The actual totals don't matter much, and it'd be useful if people stopped playing this pointless exercise. What's clear from looking at their biggest titles is that they dominated their competition roughly as much as Pete dominated his. Why waste time splitting hairs?

    Why, thank you urban. I know you haven't always found my posts all that convincing. :twisted:
     
  21. Phoenix1983

    Phoenix1983 Hall of Fame

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    ^ When all is said and done, and whomever we personally argue for as GOAT, these 8 players are Tier 1.

    Going back to the theme of the thread, I would hope that the lesser-recognised players of this group (Gonzales, in particular, and Rosewall) do get their due in the public GOAT lists that are made. So that these 8 are recognised as the top 8 of all time, in whatever order.

    Then as new legends emerge, hopefully in 40 years or so we can have a top 10 which is all definitively Tier 1, rather than having to pad it out with players who are great, but not all-time immortals (i.e. the likes of Budge/Lendl/Connors/Kramer).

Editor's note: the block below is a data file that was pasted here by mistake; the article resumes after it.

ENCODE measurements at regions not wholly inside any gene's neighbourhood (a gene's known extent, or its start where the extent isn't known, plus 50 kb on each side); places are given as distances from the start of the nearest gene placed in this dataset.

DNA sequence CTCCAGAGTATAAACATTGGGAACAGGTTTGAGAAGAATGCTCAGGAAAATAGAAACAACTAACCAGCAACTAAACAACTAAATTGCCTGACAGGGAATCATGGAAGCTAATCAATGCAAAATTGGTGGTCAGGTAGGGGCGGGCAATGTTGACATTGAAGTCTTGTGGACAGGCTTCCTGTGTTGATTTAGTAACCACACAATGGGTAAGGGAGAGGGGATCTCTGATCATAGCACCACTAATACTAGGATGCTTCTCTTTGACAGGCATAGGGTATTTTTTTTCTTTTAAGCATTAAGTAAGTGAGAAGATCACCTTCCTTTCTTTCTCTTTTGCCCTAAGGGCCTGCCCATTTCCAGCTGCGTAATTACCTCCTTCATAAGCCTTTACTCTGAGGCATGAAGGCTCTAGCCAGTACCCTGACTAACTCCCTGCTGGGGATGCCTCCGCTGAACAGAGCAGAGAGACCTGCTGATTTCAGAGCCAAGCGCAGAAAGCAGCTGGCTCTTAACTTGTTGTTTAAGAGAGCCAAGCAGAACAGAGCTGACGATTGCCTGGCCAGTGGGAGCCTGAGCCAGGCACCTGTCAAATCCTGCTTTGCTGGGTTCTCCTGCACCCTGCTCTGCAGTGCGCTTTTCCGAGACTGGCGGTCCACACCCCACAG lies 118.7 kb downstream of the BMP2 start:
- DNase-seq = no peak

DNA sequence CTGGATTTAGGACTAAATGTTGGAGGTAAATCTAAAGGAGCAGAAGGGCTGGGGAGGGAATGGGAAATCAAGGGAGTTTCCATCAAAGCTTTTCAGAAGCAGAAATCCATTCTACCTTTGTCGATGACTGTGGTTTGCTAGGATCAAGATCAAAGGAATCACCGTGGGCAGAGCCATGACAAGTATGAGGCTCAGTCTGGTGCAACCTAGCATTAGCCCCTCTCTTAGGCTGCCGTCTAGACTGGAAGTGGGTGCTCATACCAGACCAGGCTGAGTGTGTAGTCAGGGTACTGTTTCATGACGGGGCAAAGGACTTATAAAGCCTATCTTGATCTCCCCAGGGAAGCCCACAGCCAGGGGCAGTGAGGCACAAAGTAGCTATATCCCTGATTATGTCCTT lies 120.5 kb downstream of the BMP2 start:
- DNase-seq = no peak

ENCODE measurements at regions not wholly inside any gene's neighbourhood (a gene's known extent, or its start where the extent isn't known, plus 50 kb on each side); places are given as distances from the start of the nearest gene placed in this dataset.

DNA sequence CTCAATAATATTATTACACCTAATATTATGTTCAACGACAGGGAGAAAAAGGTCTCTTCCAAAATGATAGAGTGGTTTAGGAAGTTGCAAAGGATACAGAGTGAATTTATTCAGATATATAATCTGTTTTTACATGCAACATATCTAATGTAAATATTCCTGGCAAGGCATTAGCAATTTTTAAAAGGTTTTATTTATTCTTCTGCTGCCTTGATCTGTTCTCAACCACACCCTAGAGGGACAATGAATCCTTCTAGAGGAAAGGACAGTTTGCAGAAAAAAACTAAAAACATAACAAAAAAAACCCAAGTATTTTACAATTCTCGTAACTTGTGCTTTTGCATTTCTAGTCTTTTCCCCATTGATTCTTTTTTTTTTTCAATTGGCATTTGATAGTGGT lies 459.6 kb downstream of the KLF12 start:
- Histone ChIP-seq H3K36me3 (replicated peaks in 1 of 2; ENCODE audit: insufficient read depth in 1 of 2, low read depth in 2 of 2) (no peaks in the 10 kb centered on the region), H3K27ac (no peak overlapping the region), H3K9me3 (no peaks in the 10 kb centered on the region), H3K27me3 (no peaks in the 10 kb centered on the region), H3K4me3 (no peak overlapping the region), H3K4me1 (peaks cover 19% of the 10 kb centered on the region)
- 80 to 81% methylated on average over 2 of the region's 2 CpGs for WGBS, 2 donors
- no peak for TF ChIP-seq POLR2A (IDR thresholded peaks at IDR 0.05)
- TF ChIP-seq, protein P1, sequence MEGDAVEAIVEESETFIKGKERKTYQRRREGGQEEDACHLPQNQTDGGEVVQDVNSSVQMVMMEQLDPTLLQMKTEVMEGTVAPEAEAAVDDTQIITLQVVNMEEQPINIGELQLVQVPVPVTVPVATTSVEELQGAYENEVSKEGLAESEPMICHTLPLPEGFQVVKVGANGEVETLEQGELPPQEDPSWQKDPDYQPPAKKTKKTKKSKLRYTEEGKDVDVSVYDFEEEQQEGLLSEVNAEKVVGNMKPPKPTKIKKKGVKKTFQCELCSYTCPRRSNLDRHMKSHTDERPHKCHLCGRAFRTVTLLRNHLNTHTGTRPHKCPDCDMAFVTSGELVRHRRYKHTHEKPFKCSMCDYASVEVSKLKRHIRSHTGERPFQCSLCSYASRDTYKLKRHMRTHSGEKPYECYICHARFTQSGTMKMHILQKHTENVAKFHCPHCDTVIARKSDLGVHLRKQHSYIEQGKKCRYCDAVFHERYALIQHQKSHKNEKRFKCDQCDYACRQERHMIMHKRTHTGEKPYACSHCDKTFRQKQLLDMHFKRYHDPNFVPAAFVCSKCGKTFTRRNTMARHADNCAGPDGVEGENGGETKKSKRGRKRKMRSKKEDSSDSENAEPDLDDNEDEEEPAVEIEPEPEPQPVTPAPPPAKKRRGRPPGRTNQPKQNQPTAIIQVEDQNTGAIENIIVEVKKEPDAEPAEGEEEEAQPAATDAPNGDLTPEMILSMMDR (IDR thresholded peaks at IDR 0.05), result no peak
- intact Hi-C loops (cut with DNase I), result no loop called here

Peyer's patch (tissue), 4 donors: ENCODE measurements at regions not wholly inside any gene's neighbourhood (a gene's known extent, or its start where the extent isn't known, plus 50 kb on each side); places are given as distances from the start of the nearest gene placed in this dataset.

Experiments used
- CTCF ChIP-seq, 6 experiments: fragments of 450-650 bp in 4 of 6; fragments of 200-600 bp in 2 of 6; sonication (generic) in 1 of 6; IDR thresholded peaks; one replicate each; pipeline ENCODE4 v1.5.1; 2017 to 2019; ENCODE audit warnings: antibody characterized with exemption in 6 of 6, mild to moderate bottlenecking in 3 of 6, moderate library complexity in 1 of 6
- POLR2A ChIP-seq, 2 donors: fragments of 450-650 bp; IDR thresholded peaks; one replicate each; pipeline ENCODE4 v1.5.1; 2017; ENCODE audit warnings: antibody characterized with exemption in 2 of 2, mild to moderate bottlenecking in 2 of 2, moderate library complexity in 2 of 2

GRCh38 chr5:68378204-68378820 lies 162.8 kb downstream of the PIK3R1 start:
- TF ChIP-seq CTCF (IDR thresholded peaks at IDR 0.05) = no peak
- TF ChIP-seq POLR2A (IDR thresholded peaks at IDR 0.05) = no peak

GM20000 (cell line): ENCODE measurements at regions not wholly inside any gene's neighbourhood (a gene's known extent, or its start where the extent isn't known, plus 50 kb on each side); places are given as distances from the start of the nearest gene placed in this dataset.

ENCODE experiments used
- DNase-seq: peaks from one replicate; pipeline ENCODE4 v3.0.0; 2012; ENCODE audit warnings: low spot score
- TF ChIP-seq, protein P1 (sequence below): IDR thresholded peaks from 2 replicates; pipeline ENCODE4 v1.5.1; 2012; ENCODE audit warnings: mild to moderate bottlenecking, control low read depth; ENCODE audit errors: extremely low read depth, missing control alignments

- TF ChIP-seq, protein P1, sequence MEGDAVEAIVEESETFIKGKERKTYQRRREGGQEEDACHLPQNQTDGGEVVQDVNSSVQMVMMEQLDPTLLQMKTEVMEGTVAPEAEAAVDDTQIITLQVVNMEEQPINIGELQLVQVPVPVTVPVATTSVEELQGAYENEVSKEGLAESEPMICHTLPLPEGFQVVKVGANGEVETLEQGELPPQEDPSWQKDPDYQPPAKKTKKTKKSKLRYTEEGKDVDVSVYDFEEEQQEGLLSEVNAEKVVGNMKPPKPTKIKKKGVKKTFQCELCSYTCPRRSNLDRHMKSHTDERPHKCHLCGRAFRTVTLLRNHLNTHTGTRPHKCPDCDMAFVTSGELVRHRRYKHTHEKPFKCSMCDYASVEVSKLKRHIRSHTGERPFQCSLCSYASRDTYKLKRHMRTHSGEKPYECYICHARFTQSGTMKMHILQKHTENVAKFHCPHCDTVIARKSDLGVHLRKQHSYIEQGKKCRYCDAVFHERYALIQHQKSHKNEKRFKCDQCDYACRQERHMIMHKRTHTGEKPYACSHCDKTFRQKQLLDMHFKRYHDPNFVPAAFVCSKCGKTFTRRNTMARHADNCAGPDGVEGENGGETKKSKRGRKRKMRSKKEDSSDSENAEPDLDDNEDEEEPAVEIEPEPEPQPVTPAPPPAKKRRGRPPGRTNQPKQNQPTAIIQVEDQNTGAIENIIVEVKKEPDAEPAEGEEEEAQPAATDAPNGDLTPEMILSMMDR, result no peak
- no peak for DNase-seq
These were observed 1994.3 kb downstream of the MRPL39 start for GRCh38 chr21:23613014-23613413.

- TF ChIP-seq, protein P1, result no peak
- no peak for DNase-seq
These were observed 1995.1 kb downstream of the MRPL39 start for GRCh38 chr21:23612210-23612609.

22. poofytail

    poofytail Banned

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    I believe Phoenix even places Sampras 3rd and Borg 8th. Too funny for words.
     
  23. Phoenix1983

    Phoenix1983 Hall of Fame

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    There are many arguments for Sampras being in the top 3 all-time, but there's no point stating them (again) to you, because all you're interested in doing is trolling, with comments like the one I'm quoting.
     
  24. NonP

    NonP Professional